Mission to educate

Chief executive of the British Contact Lens Association, Cheryl Donnelly, and newly-appointed president, Sunil Shah, tell OT  how the profession is diversifying from its traditional role

Sunil Shah

Why did the British Contact Lens Association (BCLA) feel an ophthalmologist would be ideal for the role of president? 

Cheryl Donnelly (CD): The BCLA has had numerous ophthalmologists serving as both president and council members since it was formed in 1977. The BCLA is constantly evolving and we are far more than just a contact lens association. Our focus on anterior segment means ocular surface health and its related areas, including contact lenses, are of prime importance within our mission to educate.

As a result, the BCLA is truly unique within the sector – a multi-disciplinary organisation that welcomes members from ophthalmology, optometry, contact lens opticians and those representing industry. All of these disciplines work with contact lenses and the anterior eye if it is their area of interest.

How does new president, Sunil Shah, hope to create a closer working relationship between optometry and ophthalmology?

CD: Sunil already has extremely close links with optometry – perhaps more so than any other UK ophthalmologist. Sunil recognises the experience of optometrists and works with a number of optometrists within his clinic, recognising that shared care and expertise for the patient is of primary importance. Sunil is also a professor within the optometry department at Aston University, where part of role is to create a closer working relationship.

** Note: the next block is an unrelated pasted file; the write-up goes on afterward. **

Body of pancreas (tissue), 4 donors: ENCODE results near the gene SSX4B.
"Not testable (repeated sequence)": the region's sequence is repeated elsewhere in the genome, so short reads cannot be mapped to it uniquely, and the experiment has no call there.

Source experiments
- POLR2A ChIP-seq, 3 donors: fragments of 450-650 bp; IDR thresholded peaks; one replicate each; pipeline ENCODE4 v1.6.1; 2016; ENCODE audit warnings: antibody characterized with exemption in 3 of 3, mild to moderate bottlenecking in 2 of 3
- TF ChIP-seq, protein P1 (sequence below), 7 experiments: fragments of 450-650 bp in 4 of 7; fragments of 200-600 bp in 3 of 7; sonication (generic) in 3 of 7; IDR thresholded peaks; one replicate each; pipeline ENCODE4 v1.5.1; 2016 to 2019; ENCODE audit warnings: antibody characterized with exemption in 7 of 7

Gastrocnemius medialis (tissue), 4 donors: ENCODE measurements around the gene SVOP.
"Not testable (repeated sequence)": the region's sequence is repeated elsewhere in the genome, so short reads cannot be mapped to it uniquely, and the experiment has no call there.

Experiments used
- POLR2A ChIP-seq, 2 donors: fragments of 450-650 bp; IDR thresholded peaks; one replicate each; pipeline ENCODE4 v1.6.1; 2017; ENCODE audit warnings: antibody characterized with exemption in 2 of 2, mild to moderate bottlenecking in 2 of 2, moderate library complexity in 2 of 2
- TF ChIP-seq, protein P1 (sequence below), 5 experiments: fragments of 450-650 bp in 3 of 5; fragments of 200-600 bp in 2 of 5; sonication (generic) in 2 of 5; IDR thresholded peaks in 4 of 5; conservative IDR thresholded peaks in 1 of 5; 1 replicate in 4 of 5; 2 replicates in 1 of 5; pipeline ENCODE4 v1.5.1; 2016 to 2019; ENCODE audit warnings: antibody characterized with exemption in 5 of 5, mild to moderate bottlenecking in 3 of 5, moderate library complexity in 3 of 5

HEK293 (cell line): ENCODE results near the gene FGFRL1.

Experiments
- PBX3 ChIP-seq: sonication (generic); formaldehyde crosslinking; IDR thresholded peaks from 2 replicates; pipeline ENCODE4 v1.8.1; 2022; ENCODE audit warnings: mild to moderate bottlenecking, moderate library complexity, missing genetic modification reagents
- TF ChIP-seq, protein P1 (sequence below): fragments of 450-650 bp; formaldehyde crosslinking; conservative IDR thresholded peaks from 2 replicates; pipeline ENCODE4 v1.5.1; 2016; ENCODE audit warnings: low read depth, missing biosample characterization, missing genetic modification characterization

"Myopia management with contact lenses is a very topical and growing interest within the sector, but it;'s all about healthy, happy contact lens wear for existing patients and for new wearers"

Sunil, what will be your focus as president of the BCLA?

Sunil Shah (SS): I think we are in a unique position at a unique time. Optometry is diversifying from its traditional role. I am keen to enable ophthalmology and optometry to work together, which needs to be done from the inside.

What areas of contact lens research do you believe will benefit practitioners the most?

SS: It's important to remember the BCLA is an anterior eye organisation, not just contact lenses. One of my areas of research and expertise is the cornea and the use of ultraviolet light to treat corneal infections. In the long term this should be available to practitioners to partially sterilise corneal infections at the first sign of any problems. Any technological advances that can maintain the ocular surface health to receive a contact lens and subsequently lead to healthy happy contact lens wear are very welcome.

What innovations in contact lenses do you think are the most exciting developments for the future of the profession? 

SS: Myopia management with contact lenses is a very topical and growing interest within the sector, but it's all about healthy, happy contact lens wear for existing patients and for new wearers. We want to ensure that eye health professionals are offering contact lenses as a form of vision correction and, with constant innovation in this area, there is no reason why they shouldn't. I want to make sure that eye health professionals are providing the most technologically advanced contact lenses to achieve this. Ocular surface health is fundamental to the success of contact lens wear and education of eye health professionals to manage this is also very important. The BCLA can be a catalyst for this and a vital source of education.